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Special Weather Statement

Lyrid meteor shower to peak on Monday night, will you be able to catch a glimpse of a shooting star?

By Eric Leister, AccuWeather senior meteorologist
April 22, 2019, 9:25:53 AM EDT

The first major meteor shower in more than three months will give stargazers across Europe the chance to see frequent shooting stars in the coming nights.

The peak activity is expected on Monday night and early Tuesday morning when up to 20 meteors per hour may be seen.

Unfortunately, thick clouds due to a storm system across southern Europe will limit viewing for many locations from Spain to Italy and the Balkan Peninsula.

Europe Lyrid 4/22

Some clouds will also stream northward throughout France and parts of the British Isles.

However, fair to good viewing is expected from the Baltic states into Scandinavia, Poland, Germany, the Low Countries and much of the United Kingdom.

Unfortunately, viewing conditions are expected to worsen for most locations in the nights to follow as clouds blanket much of western and central Europe.

The best viewing on Tuesday and Wednesday nights will be from southern Italy into the Balkan Peninsula and eastern Europe.

lyrid meteor animation

Another concern is that the nearly full moon will interfere with viewing conditions as it fills the night sky with natural light pollution most of the night. This will make it difficult to see some of the dimmer meteors associated with the Lyrids, reducing the overall number of meteors that will be visible.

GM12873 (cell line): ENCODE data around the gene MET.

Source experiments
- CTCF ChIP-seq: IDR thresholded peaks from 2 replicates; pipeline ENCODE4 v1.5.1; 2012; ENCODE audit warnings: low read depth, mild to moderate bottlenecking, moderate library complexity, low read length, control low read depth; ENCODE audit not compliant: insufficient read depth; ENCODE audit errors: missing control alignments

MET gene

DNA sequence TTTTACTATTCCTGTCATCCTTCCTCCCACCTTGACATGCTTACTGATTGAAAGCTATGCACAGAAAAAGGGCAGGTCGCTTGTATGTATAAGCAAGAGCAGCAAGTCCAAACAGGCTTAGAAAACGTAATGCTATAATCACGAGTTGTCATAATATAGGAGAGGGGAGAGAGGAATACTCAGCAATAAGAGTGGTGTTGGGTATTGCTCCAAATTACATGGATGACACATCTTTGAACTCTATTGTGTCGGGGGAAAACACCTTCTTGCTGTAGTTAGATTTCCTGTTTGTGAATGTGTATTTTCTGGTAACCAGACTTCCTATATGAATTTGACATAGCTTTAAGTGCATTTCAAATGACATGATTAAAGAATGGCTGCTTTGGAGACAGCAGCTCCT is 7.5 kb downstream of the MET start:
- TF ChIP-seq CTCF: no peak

“Do not look at the moon. Do anything to avoid looking at the moon and focus on a different part of the sky,” AccuWeather Astronomy Blogger Dave Samuhel said.

Onlookers should focus on the darkest parts of the sky far away from the moon, even if the area is not near the radiant point, or point of origin, of the Lyrids.

Europe Weather Center
Interactive Europe weather radar
Interactive Europe weather satellite

A common misconception about meteor showers is that you need to look directly at the radiant point to see a meteor shower when in fact, meteors will be visible in all areas of the sky.

“The radiant is not extremely important, but the higher in the sky it is, the better chance you have of seeing the meteors that streak in all directions from a common origin,“ Samuhel said.

Stargazers that miss this meteor shower do not have to wait long for another opportunity to spot some shooting stars as the next meteor shower is just a few weeks away.

The Eta Aquarids will peak on the night of May 6 into the early morning of May 7, delivering up to 30 meteors per hour to the sky across the Northern Hemisphere and as many as 60 meteors per hour for those across the Southern Hemisphere.

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